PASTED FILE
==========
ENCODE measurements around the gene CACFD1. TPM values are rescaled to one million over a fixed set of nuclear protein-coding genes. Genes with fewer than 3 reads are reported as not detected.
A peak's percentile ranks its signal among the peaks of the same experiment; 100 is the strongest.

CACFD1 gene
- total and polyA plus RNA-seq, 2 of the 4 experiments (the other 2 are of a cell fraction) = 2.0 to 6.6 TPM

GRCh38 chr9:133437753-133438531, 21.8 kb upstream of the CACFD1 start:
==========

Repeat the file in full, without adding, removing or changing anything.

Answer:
ENCODE measurements around the gene CACFD1. TPM values are rescaled to one million over a fixed set of nuclear protein-coding genes. Genes with fewer than 3 reads are reported as not detected.
A peak's percentile ranks its signal among the peaks of the same experiment; 100 is the strongest.

CACFD1 gene
- total and polyA plus RNA-seq, 2 of the 4 experiments (the other 2 are of a cell fraction) = 2.0 to 6.6 TPM

GRCh38 chr9:133437753-133438531, 21.8 kb upstream of the CACFD1 start: